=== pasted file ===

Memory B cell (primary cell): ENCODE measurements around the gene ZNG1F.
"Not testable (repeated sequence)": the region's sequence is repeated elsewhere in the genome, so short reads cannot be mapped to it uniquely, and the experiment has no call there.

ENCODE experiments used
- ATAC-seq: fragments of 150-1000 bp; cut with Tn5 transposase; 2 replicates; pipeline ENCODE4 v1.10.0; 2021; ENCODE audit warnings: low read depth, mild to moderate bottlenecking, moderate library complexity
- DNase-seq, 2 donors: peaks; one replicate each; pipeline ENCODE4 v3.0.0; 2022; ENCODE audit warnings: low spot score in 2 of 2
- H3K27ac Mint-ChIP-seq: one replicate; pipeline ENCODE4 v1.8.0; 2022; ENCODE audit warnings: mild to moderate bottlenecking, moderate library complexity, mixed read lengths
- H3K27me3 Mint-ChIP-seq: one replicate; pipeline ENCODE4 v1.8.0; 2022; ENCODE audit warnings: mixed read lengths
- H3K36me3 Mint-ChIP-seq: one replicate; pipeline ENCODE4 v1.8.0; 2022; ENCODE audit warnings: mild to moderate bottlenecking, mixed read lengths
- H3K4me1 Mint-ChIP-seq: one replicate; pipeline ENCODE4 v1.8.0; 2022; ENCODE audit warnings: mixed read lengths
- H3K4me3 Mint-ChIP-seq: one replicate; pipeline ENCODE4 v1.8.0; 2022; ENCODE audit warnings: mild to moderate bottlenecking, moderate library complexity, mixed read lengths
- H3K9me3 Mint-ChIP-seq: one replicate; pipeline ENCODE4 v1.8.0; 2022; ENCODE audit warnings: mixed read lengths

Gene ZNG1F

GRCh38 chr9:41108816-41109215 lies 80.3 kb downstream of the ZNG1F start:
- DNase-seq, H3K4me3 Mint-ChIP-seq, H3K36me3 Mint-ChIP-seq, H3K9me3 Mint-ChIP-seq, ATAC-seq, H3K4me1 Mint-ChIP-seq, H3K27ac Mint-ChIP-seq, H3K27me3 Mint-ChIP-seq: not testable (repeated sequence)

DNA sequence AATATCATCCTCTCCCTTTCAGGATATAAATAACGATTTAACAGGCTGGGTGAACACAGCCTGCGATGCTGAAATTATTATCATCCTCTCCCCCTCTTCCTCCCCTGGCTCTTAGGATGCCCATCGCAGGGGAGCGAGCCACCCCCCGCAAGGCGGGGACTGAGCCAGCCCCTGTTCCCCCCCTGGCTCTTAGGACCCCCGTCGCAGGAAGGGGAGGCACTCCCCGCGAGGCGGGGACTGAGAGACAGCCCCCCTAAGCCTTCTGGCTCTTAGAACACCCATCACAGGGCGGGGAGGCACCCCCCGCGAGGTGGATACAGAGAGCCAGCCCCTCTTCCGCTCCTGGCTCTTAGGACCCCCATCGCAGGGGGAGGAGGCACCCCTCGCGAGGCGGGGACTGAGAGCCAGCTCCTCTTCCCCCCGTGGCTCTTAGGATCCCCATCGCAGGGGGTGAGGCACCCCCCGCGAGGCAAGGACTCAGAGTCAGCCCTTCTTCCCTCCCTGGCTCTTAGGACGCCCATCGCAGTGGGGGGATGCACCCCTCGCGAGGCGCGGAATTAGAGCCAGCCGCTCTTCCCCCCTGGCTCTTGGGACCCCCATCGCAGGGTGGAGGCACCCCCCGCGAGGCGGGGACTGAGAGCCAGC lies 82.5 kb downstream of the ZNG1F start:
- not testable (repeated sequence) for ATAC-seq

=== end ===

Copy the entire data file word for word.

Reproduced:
Memory B cell (primary cell): ENCODE measurements around the gene ZNG1F.
"Not testable (repeated sequence)": the region's sequence is repeated elsewhere in the genome, so short reads cannot be mapped to it uniquely, and the experiment has no call there.

ENCODE experiments used
- ATAC-seq: fragments of 150-1000 bp; cut with Tn5 transposase; 2 replicates; pipeline ENCODE4 v1.10.0; 2021; ENCODE audit warnings: low read depth, mild to moderate bottlenecking, moderate library complexity
- DNase-seq, 2 donors: peaks; one replicate each; pipeline ENCODE4 v3.0.0; 2022; ENCODE audit warnings: low spot score in 2 of 2
- H3K27ac Mint-ChIP-seq: one replicate; pipeline ENCODE4 v1.8.0; 2022; ENCODE audit warnings: mild to moderate bottlenecking, moderate library complexity, mixed read lengths
- H3K27me3 Mint-ChIP-seq: one replicate; pipeline ENCODE4 v1.8.0; 2022; ENCODE audit warnings: mixed read lengths
- H3K36me3 Mint-ChIP-seq: one replicate; pipeline ENCODE4 v1.8.0; 2022; ENCODE audit warnings: mild to moderate bottlenecking, mixed read lengths
- H3K4me1 Mint-ChIP-seq: one replicate; pipeline ENCODE4 v1.8.0; 2022; ENCODE audit warnings: mixed read lengths
- H3K4me3 Mint-ChIP-seq: one replicate; pipeline ENCODE4 v1.8.0; 2022; ENCODE audit warnings: mild to moderate bottlenecking, moderate library complexity, mixed read lengths
- H3K9me3 Mint-ChIP-seq: one replicate; pipeline ENCODE4 v1.8.0; 2022; ENCODE audit warnings: mixed read lengths

Gene ZNG1F

GRCh38 chr9:41108816-41109215 lies 80.3 kb downstream of the ZNG1F start:
- DNase-seq, H3K4me3 Mint-ChIP-seq, H3K36me3 Mint-ChIP-seq, H3K9me3 Mint-ChIP-seq, ATAC-seq, H3K4me1 Mint-ChIP-seq, H3K27ac Mint-ChIP-seq, H3K27me3 Mint-ChIP-seq: not testable (repeated sequence)

DNA sequence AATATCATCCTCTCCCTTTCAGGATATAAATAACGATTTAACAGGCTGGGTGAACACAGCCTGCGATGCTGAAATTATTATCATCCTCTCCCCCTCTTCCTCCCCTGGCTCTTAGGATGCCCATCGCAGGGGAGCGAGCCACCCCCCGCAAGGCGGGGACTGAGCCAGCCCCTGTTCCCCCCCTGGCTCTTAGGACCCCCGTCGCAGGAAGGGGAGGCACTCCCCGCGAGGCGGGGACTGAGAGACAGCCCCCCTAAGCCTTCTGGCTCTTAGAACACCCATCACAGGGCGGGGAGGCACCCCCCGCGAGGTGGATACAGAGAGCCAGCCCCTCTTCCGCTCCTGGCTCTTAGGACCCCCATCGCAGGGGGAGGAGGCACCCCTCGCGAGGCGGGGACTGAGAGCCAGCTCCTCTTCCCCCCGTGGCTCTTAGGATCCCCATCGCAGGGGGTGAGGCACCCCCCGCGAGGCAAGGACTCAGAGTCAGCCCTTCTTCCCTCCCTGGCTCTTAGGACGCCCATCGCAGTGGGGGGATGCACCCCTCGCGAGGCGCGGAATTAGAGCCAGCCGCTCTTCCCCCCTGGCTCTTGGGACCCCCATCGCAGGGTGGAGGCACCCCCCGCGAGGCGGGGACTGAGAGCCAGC lies 82.5 kb downstream of the ZNG1F start:
- not testable (repeated sequence) for ATAC-seq